It is said that Norton “drew fire from environmentalists and praise from industry groups.” A long term resident of Colorado, she joined Shell Oil when she left Interior, after saying she was leaving in 2006 without any job prospects. Shell said she would be helping to develop technology to recover oil from shale deposits on large lands it owns in Colorado, Utah and – guess where: Wyoming. Coincidence? Cheney, who became head of Halliburton when he left office, might have had some familiarity with shale, and certainly with Wyoming and Gale Norton. Norton left Interior after revelations of complications with Abramoff and Louisiana Indians. About the same time, G. Steven Griles, a deputy secretary and formerly industry lobbyist, was indicted for lying about his dealings with Abramoff; he has since been convicted of obstructing justice.
It was Norton who brought Johnnie Burton to Interior in 2002. If ever a person had what might be described as a mixed background to eventually become director of MMS, it was Burton. She was native to French Algeria, trained as a language teacher, and moved to the US in 1963. It was surely a stroke of good fortune that she chose to live in Wyoming.
She did have some experience with oil and gas as the originator of a regional energy reporting service for Rocky Mountain states. In 1978 she was elected to a school board, and in 1982 to the state House of Representatives. She then spent some time teaching in Arkansas. Her highest level of service came in 1995-96 as a cabinet member to the Wyoming Republican governor, working in the Liquor Commission and Department of Revenue. Such was her pedigree to be chosen to run a high office in the Department of the Interior of the United States.
Certain errors benefitting oil companies and their royalty payments had been made in 1998-99, and could have been corrected, saving the US treasury billions of dollars. Burton claimed that she was unaware until years later. Rep. Darrel Issa, a Republican, said that her contacts with oil companies in 2004 showed that she knew or should have known, but “became part of the cover-up.” She has been accused of telling oil companies in 2004 that she would honor the mistaken contracts instead of trying to correct them. New York Times said this let “oil companies escape as much as $10 billion in royalties over the next five years.” The Times also reported that she was the target of two Justice Department criminal investigations.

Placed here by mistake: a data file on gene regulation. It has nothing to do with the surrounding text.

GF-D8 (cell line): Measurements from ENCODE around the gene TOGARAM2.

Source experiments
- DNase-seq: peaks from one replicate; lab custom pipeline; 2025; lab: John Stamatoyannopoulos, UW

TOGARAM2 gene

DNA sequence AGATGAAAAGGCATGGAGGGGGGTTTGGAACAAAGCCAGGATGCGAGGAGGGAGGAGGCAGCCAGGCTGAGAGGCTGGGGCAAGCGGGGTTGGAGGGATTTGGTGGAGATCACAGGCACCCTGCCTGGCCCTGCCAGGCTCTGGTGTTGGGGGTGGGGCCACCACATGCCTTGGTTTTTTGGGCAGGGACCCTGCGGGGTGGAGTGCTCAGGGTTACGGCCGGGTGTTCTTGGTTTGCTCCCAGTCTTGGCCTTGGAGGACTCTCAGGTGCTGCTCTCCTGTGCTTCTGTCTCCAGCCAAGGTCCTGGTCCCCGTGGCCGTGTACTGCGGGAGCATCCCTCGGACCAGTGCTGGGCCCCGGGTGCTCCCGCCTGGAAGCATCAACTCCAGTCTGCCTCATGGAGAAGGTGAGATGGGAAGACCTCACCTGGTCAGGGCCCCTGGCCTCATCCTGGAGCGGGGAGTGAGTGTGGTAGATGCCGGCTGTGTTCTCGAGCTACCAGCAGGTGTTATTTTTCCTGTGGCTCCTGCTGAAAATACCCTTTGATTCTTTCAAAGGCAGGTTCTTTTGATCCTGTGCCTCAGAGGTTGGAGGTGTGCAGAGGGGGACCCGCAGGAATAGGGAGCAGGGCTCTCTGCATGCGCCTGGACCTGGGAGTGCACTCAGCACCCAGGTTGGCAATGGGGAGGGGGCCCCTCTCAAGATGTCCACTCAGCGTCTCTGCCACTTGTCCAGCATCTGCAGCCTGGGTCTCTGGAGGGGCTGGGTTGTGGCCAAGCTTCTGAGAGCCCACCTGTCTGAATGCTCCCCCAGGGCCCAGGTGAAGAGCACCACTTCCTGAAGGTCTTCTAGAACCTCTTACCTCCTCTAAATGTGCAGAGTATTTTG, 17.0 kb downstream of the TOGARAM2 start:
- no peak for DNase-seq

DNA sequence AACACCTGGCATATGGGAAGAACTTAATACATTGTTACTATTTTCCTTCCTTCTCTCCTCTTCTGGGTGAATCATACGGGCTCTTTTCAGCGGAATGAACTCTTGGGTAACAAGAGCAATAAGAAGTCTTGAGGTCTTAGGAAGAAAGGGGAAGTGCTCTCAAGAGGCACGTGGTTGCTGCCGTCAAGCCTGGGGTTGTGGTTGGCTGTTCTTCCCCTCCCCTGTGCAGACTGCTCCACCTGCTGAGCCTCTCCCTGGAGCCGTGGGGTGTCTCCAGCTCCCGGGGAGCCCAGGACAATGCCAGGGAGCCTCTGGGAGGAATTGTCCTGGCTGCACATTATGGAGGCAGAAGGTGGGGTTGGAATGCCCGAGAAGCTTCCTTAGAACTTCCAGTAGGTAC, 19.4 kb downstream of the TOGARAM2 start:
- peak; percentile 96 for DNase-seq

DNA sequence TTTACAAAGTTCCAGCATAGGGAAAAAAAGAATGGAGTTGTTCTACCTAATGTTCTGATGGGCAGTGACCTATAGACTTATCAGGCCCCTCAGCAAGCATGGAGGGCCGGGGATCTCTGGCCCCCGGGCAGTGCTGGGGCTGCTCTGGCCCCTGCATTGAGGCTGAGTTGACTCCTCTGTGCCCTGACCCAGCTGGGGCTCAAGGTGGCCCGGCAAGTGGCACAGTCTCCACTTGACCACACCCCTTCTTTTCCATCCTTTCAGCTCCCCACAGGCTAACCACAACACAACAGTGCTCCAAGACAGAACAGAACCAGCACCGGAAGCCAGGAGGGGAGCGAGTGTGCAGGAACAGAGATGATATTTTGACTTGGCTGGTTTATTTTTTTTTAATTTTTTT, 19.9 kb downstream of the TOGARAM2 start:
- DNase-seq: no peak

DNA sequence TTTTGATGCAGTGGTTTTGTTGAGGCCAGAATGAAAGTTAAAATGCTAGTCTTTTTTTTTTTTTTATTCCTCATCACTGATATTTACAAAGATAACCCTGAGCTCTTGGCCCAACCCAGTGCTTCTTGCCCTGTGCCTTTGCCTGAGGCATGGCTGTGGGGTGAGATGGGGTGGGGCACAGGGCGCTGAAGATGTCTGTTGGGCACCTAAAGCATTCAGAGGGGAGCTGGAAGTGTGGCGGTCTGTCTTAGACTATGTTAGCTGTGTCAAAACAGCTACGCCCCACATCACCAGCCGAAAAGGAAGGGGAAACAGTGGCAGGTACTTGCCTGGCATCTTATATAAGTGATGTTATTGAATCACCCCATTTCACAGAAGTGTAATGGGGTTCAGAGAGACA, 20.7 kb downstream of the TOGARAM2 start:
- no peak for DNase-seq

Thomas Strook of Wyoming, a Republican oilman and legislator, said, “She always tried to be perfect at everything she did.” And she was from Wyoming and knew Cheney very well.
She resigned under pressure in May 2007. At an investigation by a Senate committee, she would not appear. Taking her place was an assistant secretary of MMS, Stephen Allred, who has been accused of being at the center of the bad behavior of MMS employees with those of oil companies. (The pot parties, sex orgies and buying of cocaine are well documented elsewhere, but I must offer that they were discovered only after the Democrats took back control of Congress a couple of years before Obama.)
In his acceptance speech, Allred told of how in his earlier career he had joined a company called Morrison Knudson, which did shale projects in Colorado and coal projects in Texas, Montana, and – you may be ahead of me – in Wyoming.
Gale Norton also brought another Wyoming lawyer to MMS, this being Rebecca W. Watson.
Meanwhile, the blame game runs to the absurd. One Republican running for office is currently inferring that Obama purposely caused the spill at 206.
Before that Republican or any other has a chance to blame Obama from the beginning, it must be considered that Obama was not inaugurated until January 20, 2009. This means he did not direct the construction of the rig that is at the heart of the crisis. It was operated by Transocean, which leased it to BP for three years in 2001 and then renewed the lease for one year in 2004 and then for five years in 2005. The purpose was for BP to operate in the Gulf, specifically for lease sale #206, which shows in an MMS report of August 8, 1908. That too was before Obama’s time.
It must be recalled that Lease number 206 is the infamous parcel auctioned to BP at the Louisiana Superdome on March 19, 2008. That too predates Obama.
Even before that, on October 22, 2007, Randall B. Luthi, Director of MMS, signed a “finding of no significant impact” with regard to 206, stating that “No new information was found that would necessitate a reanalysis of the impacts … upon environmental or socioeconomic resources.” He conducted the largest Gulf of Mexico oil and gas lease in history. He had just become director in July, and it appears that the oil industry had some friends. He had the right background, having been a member of the Wyoming House of Representatives, serving as speaker in 2005 and 2006.
Luthi has since resigned from MMS and has become president of the National Ocean Industries Association. On March 1, 2010, he announced his excitement of the challenge “of working to impact policies favorable to the offshore energy industry.
At least he is aboveboard, unlike those sinking into the muck that is now our beaches, trying to clean oil off our flora and fauna.
Any comments out of Wyoming? How about you, Mr. Cheney?